LOS ANGELES, Calif. (Ivanhoe Newswire) — Back in 1999, researcher Marlena Fejzo, PhD, at UCLA and USC lost her baby because of extreme morning sickness. Since then, she’s worked tirelessly to find a reason behind the condition that affects two percent of women. With the help of the DNA company 23andMe, she believes she’s zeroed in on a cause, the first step toward a treatment.
Both of Jennie and Andreas Karrer’s children are healthy. But Jennie was so sick during her pregnancies that some days, she couldn’t get out of bed.
Jennie shared, “It feels like a very bad stomach flu where you want to die because you can’t do anything. You can’t move, you know?”
Moms with hyperemesis gravidarum, or HG, get nausea and vomiting, and lose their appetites and drop weight. It can get so bad, they need IV’s, medication, and feeding tubes. Fejzo studied thousands of pregnant moms’ DNA and noticed that proteins from two genes are abnormally high in women with HG.
Fejzo said, “The protein then goes to the brain and signals this loss of appetite and nausea and vomiting in extreme cases. So there’s quite a bit of evidence now that it is a cause.” (Read Full Interview)
Her discovery doesn’t mean relief is coming soon, but it’s a start.
“Finally, we have some answers so we can start to look at therapies that will target those proteins and hopefully lower them safely in pregnancy.” Fejzo stated.
Jennie says treatment for HG would be amazing: “I would be so happy for other moms, and if I were supposed to have another kid, I would be happy for myself, obviously.”
Fejzo has already started research to prove the cause. Then come trials for therapies that she hopes would be safe for pregnant women. Since the two genes are also responsible for a form of extreme nausea that occurs in cancer patients, she’s hoping that drug development will be expedited.
Contributors to this news report include: Wendy Chioji, Field Producer; Rusty Reed, Videographer; Cyndy McGrath, Supervising Producer; Hayley Hudson, Assistant Producer; Dave Harrison, Editor.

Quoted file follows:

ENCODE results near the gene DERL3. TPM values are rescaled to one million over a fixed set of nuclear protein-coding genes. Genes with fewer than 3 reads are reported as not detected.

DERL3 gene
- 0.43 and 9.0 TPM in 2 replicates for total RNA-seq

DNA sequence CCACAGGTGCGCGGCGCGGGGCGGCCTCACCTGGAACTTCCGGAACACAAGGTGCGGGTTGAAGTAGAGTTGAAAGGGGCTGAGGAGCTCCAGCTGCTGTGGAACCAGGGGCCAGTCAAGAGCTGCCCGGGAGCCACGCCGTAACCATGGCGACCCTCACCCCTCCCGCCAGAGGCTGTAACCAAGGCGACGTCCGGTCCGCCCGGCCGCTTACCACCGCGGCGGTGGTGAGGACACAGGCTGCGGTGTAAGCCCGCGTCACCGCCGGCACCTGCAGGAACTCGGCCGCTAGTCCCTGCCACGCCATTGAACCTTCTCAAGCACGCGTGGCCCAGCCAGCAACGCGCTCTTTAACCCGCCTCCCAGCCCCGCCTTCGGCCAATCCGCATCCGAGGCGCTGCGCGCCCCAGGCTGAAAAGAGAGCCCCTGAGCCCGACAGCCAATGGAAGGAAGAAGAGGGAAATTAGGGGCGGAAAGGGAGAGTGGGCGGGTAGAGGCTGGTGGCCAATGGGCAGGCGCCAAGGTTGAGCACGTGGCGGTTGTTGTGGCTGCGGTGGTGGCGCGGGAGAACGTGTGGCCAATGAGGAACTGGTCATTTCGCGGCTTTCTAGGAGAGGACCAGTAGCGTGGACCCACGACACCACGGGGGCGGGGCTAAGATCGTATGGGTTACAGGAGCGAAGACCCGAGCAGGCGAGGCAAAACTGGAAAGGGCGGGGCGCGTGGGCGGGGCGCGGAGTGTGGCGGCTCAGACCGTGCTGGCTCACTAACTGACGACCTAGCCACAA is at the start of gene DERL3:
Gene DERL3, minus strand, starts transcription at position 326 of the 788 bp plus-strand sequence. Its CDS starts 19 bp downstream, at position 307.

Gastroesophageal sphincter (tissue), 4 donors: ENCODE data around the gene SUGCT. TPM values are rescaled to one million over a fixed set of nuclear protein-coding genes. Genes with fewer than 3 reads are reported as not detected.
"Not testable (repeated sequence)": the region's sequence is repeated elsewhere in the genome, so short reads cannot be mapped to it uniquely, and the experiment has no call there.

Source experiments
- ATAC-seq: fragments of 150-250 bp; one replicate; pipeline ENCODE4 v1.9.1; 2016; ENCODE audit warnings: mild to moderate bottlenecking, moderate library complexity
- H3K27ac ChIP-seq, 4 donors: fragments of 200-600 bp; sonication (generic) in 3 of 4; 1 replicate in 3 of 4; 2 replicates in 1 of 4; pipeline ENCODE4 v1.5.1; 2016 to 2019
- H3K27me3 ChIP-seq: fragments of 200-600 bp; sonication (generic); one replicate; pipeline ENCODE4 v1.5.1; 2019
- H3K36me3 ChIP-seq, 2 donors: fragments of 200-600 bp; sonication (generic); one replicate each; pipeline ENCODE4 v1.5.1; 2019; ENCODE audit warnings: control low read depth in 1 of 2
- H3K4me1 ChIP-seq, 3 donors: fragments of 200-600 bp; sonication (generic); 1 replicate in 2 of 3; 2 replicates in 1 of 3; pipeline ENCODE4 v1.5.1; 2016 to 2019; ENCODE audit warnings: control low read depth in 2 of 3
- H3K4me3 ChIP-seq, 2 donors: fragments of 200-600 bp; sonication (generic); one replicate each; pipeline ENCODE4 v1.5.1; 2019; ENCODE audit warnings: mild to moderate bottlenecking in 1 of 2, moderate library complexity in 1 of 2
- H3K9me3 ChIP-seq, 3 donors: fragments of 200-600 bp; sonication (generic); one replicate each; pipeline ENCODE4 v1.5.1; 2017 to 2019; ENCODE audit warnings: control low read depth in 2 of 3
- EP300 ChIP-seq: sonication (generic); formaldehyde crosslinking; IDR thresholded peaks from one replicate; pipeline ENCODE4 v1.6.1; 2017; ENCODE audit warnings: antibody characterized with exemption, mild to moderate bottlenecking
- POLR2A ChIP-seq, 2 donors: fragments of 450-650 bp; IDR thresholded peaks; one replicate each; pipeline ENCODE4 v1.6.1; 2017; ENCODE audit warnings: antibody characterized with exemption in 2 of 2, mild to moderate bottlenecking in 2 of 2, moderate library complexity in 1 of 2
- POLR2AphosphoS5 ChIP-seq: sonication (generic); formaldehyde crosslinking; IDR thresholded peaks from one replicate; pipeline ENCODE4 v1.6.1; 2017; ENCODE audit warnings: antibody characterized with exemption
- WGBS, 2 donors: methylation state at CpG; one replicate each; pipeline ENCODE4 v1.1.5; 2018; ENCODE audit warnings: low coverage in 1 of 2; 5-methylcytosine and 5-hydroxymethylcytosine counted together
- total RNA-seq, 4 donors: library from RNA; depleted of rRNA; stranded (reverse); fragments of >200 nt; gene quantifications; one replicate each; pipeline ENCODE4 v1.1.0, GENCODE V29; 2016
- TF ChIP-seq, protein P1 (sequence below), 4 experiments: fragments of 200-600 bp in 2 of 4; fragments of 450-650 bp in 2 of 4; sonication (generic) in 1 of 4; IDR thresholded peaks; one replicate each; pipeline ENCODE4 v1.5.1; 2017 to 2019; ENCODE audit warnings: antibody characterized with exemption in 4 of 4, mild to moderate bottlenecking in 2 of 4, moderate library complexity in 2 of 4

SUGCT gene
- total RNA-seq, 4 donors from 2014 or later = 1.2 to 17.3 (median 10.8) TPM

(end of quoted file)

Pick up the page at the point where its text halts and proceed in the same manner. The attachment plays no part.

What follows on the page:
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TOPIC: EXTREME MORNING SICKNESS: CURE FOR THE ROYALS AND EVERYDAY MOMS?
REPORT: MB #4425
BACKGROUND: Hyperemesis gravidarum is a condition characterized by severe nausea, vomiting, weight loss, and electrolyte disturbance. Mild cases are treated with dietary changes, rest, and antacids. More severe cases often require a stay in the hospital so that the mother can receive fluid and nutrition through an intravenous line. Most pregnant women experience some type of morning sickness . Recent studies show that at least 60,000 cases of extreme morning sickness called hyperemesis gravidarum are reported by those who are treated in a hospital but the numbers are expected to be much higher than this since many women are treated at home or by their health care provider.
TREATMENT: It is believed that this severe nausea is caused by a rise in hormone levels; however, the absolute cause is still unknown. The symptoms of HG usually appear between four to six weeks of pregnancy and may peak between nine and 13 weeks. Most women receive some relief between weeks 14-20, although up to 20 percent of women may require care for hyperemesis throughout the rest of their pregnancy. There is no known prevention of hyperemesis gravidarum but there are ways to manage it. In some cases, hyperemesis gravidarum is so severe that hospitalization may be required. Hospital treatment may include intravenous fluids to restore hydration, electrolytes, vitamins, and nutrients, tube feeding, or medications.
NEW RESEARCH: Marlena Fejzo, PhD, an associate researcher at UCLA and USC is researching extreme morning sickness and the two genes that are linked to it. She said, “Many years ago I talked to the personal genetics company 23andMe and asked them to add questions related to nausea and vomiting in pregnancy in their surveys. We have partnered with them to analyze the data. By last year they had over 50,000 women that had reported on their levels of nausea and vomiting in pregnancy. We compared the genetic variation in women with no nausea and vomiting to women with very severe nausea and vomiting or hyperemesis gravidaram. And what we found then was that the women with hyperemesis had difference in their DNA around the two genes GDF15 and IGFBP7.” Fejzo’s hope is that a medication will be tested for cancer patients with severe nausea, and then patients with hyperemesis gravidarum can eventually benefit.
(Source: Marlena Fejzo, PhD)
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Marlena Fejzo, PhD
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